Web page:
Ohio Ballot Board to consider short-term lending amendment

Inside Subprime: May 30, 2018

By Jacob Rogers

A proposed constitutional amendment limiting interest rates on payday loans in Ohio is preparing to take another step closer to the ballot.

On Tuesday, the state Ballot Board is going to review the “Short-Term Loan Consumer Protection Amendment,” which would cap short-term loan APRs at 28 percent, to make sure the language in the proposal represents a single issue. If approved, supporters will be allowed to begin gathering signatures needed to put the amendment in front of voters. The petition was certified by the Ohio Attorney General last week.

The amendment is being pushed by the Ohio Community Development Corporations Association, or CDC, which seeks to improve the quality of life in underserved neighborhoods and communities in the state.

Ohio resident who are paying close attention to payday loan laws, might be thinking to themselves, “Wait, weren’t interest rates on payday loans capped at 28 percent years ago?”

Technically, yes. But, of course, payday lenders found a loophole.

When the Ohio Short-Term Loan Act passed back in 2008, it capped interest rates a 28 percent and restricted loan amounts to $500. Payday lenders responded by registering as “mortgage lenders,” along with other services not subject to the new limits. This means the the real interest rate with closer to 591 percent. This is the result of loopholes and a 2014 Ohio Supreme Court decision that said payday lenders weren’t required to obtain licenses under the Short-Term Loan Act. Also, many lenders simply re-registered as Credit Service Organizations, another kind of payday loan broker.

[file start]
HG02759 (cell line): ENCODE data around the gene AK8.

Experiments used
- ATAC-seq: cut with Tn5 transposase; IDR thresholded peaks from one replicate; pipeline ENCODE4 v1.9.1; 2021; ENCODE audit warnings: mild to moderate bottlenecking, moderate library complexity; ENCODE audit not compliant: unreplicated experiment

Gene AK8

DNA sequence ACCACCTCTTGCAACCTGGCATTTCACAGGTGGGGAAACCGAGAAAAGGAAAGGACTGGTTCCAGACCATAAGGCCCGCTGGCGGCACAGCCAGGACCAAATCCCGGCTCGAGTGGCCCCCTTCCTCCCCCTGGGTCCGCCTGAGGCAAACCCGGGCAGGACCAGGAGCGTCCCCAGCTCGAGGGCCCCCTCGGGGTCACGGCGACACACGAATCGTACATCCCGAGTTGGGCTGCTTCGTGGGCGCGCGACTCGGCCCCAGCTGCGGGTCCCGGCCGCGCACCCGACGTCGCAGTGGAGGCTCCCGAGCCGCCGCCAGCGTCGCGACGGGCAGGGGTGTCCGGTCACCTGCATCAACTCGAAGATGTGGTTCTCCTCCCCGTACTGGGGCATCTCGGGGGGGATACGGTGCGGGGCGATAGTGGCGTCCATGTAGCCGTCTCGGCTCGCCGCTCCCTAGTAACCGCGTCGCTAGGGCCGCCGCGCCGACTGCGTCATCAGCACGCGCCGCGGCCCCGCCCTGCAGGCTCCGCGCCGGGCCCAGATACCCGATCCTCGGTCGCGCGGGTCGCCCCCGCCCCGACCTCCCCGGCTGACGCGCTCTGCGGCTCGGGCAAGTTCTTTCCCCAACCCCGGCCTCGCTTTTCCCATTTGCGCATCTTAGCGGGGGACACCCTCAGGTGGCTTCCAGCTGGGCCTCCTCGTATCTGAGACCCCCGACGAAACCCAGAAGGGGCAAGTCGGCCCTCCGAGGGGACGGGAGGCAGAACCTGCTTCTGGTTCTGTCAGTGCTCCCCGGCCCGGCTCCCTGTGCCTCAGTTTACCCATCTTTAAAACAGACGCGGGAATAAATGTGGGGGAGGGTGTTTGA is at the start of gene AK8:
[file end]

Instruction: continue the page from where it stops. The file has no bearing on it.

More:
The new amendment hopes to fill these loopholes, starting with a interest rate cap of 28 percent on all forms of short-term loans. Other consumer protections include:

  • Monthly payments limited to 5 percent of borrowers verified gross monthly income or 6 percent verified net monthly income
  • Lenders must warn that cost of the loan is higher than average and include a statement in contract informing borrower about complaints process
  • No financial penalties for prepaying a short-term loan in full prior to loan’s maturity date
  • Lenders may not require borrowers to waive legal rights to recourse, offer financial incentives for taking out more loans,  or even recommend that a borrower borrow more than what they requested.

According to the amendment, a short-term loan is defined as a loan lasting less than 180 days or for less than $4,000, indexed to inflation, except for (a) loans by banks, trust companies,  savings and loan companies, credit unions or their subsidiaries that are already regulated by federal or state law, and (b) interpersonal loans made to or for the benefit of a family or household member provided the interpersonal loan has an annual percentage rate under 28 percent.

To learn more about payday loans in Ohio, check out these related pages and articles from OppLoans:


Visit OppLoans on YouTube | Facebook | Twitter | LinkedIn